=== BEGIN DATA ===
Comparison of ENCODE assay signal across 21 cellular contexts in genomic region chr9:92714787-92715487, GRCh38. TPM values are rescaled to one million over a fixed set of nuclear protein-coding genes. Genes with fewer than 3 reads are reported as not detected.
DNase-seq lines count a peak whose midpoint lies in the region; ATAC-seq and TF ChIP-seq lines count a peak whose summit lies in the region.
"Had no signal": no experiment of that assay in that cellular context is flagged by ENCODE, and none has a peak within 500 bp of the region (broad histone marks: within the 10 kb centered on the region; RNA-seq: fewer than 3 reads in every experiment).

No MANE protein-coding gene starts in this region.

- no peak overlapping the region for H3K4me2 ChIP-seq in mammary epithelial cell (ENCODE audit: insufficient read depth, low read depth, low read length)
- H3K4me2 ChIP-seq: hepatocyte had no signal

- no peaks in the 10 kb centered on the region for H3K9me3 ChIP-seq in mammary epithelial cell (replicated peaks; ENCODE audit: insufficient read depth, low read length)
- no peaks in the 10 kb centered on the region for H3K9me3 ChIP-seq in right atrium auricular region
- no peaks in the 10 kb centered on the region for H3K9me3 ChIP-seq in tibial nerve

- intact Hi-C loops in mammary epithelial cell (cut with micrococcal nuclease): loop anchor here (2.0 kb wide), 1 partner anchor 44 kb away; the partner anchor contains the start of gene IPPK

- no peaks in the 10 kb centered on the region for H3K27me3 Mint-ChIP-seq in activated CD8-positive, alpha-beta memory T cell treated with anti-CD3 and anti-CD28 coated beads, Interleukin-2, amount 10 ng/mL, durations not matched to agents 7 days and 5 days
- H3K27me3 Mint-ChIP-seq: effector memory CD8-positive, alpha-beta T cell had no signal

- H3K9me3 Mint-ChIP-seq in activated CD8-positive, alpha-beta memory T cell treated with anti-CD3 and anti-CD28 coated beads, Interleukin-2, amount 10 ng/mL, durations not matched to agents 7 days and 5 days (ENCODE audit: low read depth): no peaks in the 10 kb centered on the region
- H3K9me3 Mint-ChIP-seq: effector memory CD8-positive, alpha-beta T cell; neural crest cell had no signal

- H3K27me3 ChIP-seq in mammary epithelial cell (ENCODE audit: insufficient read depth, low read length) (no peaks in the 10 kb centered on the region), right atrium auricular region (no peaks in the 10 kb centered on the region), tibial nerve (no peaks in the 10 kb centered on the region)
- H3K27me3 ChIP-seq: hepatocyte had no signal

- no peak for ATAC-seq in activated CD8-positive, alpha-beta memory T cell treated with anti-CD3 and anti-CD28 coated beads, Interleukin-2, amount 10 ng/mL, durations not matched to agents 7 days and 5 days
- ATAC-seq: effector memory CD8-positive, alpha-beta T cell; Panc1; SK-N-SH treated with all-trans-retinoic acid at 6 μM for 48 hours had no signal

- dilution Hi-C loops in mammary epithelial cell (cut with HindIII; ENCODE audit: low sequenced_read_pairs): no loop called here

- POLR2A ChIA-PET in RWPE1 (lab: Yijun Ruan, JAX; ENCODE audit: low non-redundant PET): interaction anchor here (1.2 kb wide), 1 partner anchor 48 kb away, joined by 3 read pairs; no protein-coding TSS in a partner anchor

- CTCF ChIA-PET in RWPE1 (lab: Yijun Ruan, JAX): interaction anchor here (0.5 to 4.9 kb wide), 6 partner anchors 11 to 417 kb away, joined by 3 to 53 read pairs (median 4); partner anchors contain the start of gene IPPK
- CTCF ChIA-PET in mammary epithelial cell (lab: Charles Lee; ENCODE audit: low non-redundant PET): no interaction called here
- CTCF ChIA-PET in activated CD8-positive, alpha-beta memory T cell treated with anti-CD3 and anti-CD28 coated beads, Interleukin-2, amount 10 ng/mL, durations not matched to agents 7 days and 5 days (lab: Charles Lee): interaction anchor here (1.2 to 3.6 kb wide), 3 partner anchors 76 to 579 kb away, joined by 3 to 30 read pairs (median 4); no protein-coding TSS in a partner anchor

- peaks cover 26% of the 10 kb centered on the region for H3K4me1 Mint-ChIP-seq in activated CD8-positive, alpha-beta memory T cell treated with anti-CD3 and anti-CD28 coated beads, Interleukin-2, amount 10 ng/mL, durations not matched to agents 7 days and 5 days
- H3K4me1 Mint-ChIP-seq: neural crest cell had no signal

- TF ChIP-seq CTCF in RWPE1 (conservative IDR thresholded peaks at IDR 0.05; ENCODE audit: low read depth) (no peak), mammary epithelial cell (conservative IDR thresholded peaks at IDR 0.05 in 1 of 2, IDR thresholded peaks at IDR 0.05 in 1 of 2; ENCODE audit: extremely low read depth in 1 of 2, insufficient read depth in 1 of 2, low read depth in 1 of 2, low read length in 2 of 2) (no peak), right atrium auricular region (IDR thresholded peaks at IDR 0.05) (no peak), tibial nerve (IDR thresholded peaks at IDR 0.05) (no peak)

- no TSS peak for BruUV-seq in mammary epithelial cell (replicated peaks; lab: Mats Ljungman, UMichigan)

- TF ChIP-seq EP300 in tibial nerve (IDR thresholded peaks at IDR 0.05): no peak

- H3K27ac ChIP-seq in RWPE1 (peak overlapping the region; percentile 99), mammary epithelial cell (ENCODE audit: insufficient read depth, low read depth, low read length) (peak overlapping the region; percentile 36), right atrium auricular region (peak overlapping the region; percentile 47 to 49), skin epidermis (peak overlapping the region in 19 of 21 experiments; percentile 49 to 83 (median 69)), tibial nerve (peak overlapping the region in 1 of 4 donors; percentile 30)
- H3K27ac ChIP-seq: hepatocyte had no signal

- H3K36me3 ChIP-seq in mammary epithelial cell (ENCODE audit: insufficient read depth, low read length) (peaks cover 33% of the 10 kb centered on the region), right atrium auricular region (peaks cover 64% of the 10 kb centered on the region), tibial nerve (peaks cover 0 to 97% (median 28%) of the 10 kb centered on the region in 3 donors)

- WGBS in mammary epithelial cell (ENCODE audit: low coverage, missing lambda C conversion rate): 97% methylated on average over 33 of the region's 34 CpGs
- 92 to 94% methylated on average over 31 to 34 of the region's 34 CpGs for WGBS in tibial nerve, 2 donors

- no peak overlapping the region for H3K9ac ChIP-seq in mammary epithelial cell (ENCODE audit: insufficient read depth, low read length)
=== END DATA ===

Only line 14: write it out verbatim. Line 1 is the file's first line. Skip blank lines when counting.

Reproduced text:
- H3K9me3 Mint-ChIP-seq: effector memory CD8-positive, alpha-beta T cell; neural crest cell had no signal